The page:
The concept of converting waste into art has assumed a new meaning in Kolkata with the almost-overnight transformation of a neglected tram depot into a cultural centre that is being planned as a counterpart of Kala Ghoda in Mumbai and the India Habitat Centre in New Delhi.
Until just two months ago, a large portion of the still-in-use Gariahat Tram Depot, right in the heart of the city, served as a dump yard, where as many as 24 trams stood junked and wild growth concealed empty liquor bottles and people urinated.
On December 22, after 41 days of cleaning up, the depot opened to the public as Tram World Kolkata, where, as of now, 12 of the 24 trams are open for display, their interiors exhibiting items and pictures from a bygone era, and which will soon develop into a full-fledged cultural centre. The interiors of the trams have been kept as original as possible, giving visitors the feel of a time machine.
“Kolkata does not have a Kala Ghoda or an India Habitat Centre; it has Nandan, but that’s film-centric. This place will be the Kala Ghoda of Kolkata. It will have a food court; it will have craft shops — there will be stalls selling patachitra , dokra art and Darjeeling tea; and there will be space for literature festivals and art exhibitions,” West Bengal Transport Corporation managing director Rajanvir Singh Kapur, the brain behind the transformation, told The Hindu .
According to Mr. Kapur, Tram World Kolkata will become fully functional as a cultural centre by mid-March.
Irrespective of what the depot eventually transforms into, this WBTC project has already achieved two important purposes: prevent prime land from eventually turning into real estate and save 24 out-of-use trams from landing in the hands of scrap dealers and preserve them for posterity.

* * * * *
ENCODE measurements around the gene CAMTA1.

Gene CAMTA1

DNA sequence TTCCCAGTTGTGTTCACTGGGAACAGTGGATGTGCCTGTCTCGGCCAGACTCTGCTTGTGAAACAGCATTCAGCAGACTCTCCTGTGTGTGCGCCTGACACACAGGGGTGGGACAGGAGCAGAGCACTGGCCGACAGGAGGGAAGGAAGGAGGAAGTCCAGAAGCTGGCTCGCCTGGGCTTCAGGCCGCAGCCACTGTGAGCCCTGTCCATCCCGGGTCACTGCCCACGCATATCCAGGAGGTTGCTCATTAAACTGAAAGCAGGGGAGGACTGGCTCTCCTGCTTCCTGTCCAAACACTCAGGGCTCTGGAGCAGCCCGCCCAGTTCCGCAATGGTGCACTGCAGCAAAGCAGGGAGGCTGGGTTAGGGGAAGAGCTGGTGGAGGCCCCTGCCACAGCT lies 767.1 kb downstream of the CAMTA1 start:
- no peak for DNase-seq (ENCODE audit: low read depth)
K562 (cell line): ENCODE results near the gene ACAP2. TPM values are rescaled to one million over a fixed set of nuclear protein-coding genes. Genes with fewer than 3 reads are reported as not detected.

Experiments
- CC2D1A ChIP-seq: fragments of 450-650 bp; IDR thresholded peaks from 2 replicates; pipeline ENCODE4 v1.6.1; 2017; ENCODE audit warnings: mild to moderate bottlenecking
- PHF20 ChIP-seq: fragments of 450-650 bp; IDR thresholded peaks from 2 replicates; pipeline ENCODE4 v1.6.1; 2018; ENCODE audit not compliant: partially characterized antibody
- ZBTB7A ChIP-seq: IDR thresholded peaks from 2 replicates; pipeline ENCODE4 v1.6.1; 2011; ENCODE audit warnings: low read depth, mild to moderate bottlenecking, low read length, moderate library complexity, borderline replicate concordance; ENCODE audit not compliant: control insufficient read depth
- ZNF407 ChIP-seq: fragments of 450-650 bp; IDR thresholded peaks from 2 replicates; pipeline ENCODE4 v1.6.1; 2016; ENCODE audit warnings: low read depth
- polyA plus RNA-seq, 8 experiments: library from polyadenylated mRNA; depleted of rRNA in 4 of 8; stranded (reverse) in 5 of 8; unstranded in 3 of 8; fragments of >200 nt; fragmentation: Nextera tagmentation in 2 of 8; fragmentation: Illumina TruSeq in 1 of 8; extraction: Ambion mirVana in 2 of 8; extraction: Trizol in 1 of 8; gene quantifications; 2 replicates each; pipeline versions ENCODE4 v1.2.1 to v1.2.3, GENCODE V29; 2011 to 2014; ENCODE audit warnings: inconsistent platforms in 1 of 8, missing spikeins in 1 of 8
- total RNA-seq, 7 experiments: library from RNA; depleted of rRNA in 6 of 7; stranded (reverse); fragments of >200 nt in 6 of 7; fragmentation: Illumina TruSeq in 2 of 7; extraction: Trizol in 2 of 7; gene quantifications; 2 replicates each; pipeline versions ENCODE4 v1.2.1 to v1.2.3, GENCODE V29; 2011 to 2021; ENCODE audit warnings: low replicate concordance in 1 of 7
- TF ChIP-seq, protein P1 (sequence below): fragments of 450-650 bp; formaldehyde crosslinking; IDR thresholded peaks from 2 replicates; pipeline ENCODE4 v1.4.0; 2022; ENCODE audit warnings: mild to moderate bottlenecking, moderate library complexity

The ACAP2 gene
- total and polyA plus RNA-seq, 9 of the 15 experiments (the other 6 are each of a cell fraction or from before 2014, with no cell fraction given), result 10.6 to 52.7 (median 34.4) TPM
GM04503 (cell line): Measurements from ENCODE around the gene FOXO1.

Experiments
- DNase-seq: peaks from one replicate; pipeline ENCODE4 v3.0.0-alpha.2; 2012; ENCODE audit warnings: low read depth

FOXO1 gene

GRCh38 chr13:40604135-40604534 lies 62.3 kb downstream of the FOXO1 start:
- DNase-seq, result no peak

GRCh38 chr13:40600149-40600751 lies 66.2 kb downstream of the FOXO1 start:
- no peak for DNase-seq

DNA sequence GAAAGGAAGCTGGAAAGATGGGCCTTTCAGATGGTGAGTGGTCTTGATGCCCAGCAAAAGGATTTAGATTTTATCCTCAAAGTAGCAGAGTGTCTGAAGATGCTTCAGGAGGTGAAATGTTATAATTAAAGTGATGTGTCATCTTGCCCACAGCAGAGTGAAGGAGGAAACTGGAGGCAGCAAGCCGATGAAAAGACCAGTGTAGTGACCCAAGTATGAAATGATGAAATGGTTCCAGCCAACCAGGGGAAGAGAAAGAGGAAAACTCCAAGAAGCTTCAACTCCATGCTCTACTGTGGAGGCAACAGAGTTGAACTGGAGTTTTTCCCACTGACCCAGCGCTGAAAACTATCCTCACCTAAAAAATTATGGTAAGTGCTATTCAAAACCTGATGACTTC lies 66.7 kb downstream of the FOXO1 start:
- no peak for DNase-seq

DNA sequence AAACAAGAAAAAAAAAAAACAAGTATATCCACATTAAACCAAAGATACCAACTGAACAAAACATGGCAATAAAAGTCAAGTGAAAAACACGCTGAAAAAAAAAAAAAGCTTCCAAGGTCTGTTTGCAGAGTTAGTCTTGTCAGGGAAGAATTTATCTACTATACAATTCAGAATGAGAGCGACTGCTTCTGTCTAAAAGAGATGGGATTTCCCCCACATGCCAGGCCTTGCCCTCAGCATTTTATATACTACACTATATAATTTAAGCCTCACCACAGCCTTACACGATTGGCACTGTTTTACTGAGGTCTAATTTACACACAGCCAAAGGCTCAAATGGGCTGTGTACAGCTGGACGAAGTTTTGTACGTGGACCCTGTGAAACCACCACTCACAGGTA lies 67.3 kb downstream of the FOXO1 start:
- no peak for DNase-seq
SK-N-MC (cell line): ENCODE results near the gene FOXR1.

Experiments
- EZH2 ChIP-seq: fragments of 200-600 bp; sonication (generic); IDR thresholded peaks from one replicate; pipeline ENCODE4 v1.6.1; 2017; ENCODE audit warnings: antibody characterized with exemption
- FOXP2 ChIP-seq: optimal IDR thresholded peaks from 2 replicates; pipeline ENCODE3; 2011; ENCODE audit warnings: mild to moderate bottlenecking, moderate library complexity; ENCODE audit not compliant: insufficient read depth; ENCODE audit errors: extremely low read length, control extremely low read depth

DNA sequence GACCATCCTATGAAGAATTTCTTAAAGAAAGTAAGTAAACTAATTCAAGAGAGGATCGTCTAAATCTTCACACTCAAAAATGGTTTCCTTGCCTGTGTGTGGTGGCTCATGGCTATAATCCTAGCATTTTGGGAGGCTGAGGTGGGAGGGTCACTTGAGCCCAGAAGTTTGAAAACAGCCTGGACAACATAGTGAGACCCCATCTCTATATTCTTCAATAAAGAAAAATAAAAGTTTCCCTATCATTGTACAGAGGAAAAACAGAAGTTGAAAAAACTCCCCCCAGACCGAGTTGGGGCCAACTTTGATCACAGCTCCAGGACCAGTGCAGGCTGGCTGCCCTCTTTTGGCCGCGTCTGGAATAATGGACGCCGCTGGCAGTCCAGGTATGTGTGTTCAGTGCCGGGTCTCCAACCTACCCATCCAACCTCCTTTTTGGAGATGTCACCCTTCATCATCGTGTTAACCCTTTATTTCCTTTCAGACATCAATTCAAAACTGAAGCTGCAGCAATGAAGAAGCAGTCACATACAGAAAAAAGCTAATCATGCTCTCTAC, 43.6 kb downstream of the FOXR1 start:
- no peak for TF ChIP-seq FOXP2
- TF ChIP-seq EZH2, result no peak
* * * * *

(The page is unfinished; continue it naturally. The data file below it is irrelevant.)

Kolkata, the capital of British India until 1911, has been notorious for its neglect of heritage and it is only in recent years that awareness has been growing about preserving the past. The tram — which has regained importance as a mode of transport in the developed world, considering it is economical and non-polluting — has seen a rapid and steady decline in Kolkata, the only city in India where it still runs. However, the last few months have seen some public-friendly projects come up around trams, such as a mobile library.
After an experimental run in the early 1870s, the tram was formally introduced in Kolkata in 1880 with the setting up of Calcutta Tramways Company. During the peak of its popularity as a mode of transport, in the 1960s, there were as many as 52 tram routes in Kolkata. By 2016, the number had declined to 12, and since 2019, only six routes have been functional.
Mr. Kapur, who took charge in January 2020, said the WBTC had concrete plans to renew interest of the public, particularly the youth, in this gentle and non-polluting mode of transport, but did not wish to reveal them at the moment. In the absence of a strong political will, however, the iconic Kolkata tram is certain to trundle its way into history. Tram World Kolkata, considering it is a State government initiative, shows that a bit of imagination can slow down — if not halt — that journey.